My noble friend Lord Donoughmore quoted a recommendation of the Land Conference to the effect that any measure for the settlement of the land question should be accompanied by a settlement of the evicted tenant question on an equitable basis; and my noble friend argued from that that the reinstatement of evicted tenants should proceed pari passu. with the sale of the estates. With that in a general way I do not cavil; but I do not wish it for a moment to be imagined that I assume that the evicted tenants, or a certain number of them, who ought to be restored to their holdings or given other holdings, are not to be so restored until the last estate in Ireland has been sold. That would be quite apart from my idea. On the contrary, I think this question of evicted tenants is an urgent phase of the agrarian question in Ireland, and I do not wish it to be assumed that in my opinion the restoration of evicted tenants should be delayed until the whole transfer of land in Ireland is concluded. Nor am I sure that I am quite in agreement with my noble friend as to one part of the bargain of the Land Conference being that restorations should only occur on estates as they were sold. That is not quite my impression. I agree with him, however, that the reinstatement of an evicted tenant should be solely for the purpose of his purchasing, but I do not go so far as my noble friend in holding the opinion that he should only be restored on the sale of the estate.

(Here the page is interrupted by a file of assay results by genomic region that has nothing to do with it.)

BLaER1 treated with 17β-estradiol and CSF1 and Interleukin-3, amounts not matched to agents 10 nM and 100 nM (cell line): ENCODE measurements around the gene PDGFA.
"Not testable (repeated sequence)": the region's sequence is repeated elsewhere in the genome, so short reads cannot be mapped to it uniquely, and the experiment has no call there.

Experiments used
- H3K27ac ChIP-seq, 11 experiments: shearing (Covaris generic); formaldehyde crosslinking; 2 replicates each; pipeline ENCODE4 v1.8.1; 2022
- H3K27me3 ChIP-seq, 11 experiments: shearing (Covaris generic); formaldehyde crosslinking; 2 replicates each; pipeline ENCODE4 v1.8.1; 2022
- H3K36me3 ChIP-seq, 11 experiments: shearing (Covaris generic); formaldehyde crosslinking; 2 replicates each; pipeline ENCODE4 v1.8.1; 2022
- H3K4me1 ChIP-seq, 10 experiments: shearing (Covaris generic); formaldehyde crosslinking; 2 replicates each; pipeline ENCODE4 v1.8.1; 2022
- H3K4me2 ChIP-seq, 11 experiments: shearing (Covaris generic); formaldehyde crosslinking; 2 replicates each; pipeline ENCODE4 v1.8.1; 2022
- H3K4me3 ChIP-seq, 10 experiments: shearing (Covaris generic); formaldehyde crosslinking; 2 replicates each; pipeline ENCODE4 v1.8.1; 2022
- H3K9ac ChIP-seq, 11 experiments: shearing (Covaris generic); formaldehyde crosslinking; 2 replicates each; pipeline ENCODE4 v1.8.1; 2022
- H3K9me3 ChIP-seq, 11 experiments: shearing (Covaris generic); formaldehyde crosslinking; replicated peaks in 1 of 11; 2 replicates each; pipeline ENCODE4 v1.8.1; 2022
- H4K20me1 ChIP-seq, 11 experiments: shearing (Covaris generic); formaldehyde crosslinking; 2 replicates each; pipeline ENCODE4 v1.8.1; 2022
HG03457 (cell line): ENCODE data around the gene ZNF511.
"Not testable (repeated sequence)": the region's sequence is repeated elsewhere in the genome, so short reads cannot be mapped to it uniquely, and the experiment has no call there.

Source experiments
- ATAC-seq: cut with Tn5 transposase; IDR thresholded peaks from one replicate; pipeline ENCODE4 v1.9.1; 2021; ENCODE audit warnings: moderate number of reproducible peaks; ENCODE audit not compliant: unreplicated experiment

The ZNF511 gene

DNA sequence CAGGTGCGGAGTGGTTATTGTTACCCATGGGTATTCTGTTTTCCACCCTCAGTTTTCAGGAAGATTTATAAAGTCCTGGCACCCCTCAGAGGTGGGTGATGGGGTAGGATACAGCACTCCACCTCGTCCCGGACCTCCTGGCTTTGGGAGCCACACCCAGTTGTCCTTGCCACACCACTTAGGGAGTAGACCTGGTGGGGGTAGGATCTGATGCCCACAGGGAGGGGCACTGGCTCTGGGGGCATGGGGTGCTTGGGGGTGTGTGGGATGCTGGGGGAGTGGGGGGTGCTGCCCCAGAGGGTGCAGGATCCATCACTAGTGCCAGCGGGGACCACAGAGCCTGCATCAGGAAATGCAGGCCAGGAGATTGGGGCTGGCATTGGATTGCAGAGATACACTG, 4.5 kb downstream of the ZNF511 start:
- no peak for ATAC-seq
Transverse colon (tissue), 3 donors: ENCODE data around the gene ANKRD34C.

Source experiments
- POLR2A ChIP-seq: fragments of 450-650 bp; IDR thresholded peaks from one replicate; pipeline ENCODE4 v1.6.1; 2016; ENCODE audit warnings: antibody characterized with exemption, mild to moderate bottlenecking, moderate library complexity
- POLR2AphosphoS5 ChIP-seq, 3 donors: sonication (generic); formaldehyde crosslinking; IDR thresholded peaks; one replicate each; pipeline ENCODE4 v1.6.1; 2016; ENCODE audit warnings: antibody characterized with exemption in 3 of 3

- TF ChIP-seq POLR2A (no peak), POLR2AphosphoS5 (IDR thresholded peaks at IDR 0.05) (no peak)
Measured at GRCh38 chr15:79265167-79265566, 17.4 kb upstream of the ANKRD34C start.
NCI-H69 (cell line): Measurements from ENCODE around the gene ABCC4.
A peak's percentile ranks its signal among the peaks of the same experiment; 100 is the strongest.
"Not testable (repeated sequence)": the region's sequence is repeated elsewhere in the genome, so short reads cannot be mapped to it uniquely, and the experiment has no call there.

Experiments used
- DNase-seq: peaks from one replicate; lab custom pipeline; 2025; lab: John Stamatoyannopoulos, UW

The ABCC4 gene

As to the Motion on the Paper, I must admit that I sympathise a good deal with the noble Lord who represents the Irish Office, for I honestly do not think that any one of your Lordships could have gathered from this Motion that my noble friend was going to call attention to the special Report of the Estates Commissioners. With regard to the Motion itself, I am not very much surprised at the Government's demurring to give these Returns. I should like to ask my noble friend this: Supposing he gets them, what will he do with them? My noble and learned friend who has just sat down mentioned other points on which he thought information was desirable, but the most important information is that asked for in the Motion itself. But what are your Lordships to do when you get the names and addresses of the 2,000 tenants whom His Majesty's Government propose to restore, and the various other particulars con-corning them? Are we going to sit in judgment on the list and comment upon the decisions of the Estates Commissioners and say whether those tenants should be reinstated or not? If that is to be the object surely we ought to know the particulars of all the claimants, otherwise how is it possible to judge properly?